Something’s got to give.

Think about Lent as a time to do less. Let go of something. Maybe that’s what fasting means for us this season. A little less television. A little less web surfing. A weekly or daily time of prayer or meditation, indoors or out, that can happen because something “gave,” or rather because we gave up something. Without the building of a protective boundary around some portion of our time –on a regular, repeated basis—we cannot even begin to live the practices of Lent.

We can start “small and simple.” This is not the spiritual Olympics. God isn’t standing over us with a stop watch. Not ever, but especially not in a season meant to help us rediscover the tenderness of divine love.

Giving up time in order to make time, for the sake of life to the full, life to the full in the here and now: this is a choice. Most of us have it. Most of us can make it.

But sometimes –often— the time bind is systemic. It isn’t just about our lacking will power or discipline. More and more, the culture in which we live, both in the U.S. and at Guilford, reinforces doing rather than being, production rather than celebration and contemplation, and the lack of boundaries between work and home. It squeezes out time for contemplation and relationship. It affects privileged people whose salaries are high but who are pressured to work 70 hours a week and who worry –I have seen this!—about what kindergarten their 3-month-old baby will get into five years hence so that she can get into the best prep school to get into the best college later on. Even more, it affects the greater number of people who don’t have the choice whether or not to work that extra shift so they can pay their rent or feed their children, or to attend school full-time while working twenty hours a week at minimum wage.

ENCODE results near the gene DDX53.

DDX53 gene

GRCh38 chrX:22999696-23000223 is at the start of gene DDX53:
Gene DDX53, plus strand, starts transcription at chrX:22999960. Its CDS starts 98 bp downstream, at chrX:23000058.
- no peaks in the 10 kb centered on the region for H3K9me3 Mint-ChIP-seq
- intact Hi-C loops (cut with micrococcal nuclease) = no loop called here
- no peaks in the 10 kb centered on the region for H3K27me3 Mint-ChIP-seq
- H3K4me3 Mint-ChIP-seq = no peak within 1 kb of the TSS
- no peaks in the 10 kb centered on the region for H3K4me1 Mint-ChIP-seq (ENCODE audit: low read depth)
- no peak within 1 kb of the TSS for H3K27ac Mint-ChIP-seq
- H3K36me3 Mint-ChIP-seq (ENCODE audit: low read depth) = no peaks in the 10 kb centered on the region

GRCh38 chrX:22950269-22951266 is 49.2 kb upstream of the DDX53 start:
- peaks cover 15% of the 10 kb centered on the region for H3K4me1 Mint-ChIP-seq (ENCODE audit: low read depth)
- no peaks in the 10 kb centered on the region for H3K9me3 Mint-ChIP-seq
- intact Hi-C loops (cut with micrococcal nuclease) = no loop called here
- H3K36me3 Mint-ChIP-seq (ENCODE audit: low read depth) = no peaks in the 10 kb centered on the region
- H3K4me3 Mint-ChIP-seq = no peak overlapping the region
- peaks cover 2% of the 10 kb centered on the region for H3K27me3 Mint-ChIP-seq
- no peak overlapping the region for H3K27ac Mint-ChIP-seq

So what keeps us from adopting spiritual disciplines –in Lent and elsewhere in time— is sometimes a cultural or economic or institutional factor: the encroachment of work on private and community time, economic necessity, the structuring of workplaces, schools, and religious communities.

The solutions to spiritual need, then, are not just individual. Like the solutions to physical hunger, they are communal. The loss of Sabbath time – and by extension, the loss of Lenten contemplative time – will not be remedied only by individual choices and mindful acts of spiritual practice. It will also find restitution, repair, and healing through campaigns for living wage, through creation of healthier workplaces, through collective and leadership decisions to consider and honor the hungers of body and spirit.

Which brings me to a final point. “What are you going to do for Lent?” and “What are you giving up for Lent?” are individual questions. Alert: Lent is a communal journey. A colleague of mine once spoke of it as a retreat on which the whole church community goes together for six weeks. The Christian community looks toward Easter together and it journeys together. Spiritual practice isn’t just something that happens as one more personal choice. We can’t do it alone.

Find a community of faith and practice, on campus or off. (You won’t be signing your life away. We’re talking six weeks here.) Find a buddy and share your Lenten practices with a partner. Find or start a small group, whether it is a Lenten group for prayer and meditation, or one of the campus ministry-sponsored “Passional Attraction” groups. Seek out wise elders and peers. Ask for help and for resources. Use your imagination and tap the imagination of others. Stillness needs and requires support.

Time for Lent. Think about it.


One possible source of support for the Lenten journey, written especially for students:

Sitting Still, available for free download at .

Or, if you want, you can sign up for free daily e-mail meditations by sending a blank e-mail with your e-mail address as the subject line and the words “join meditations” in the body of the e-mail to .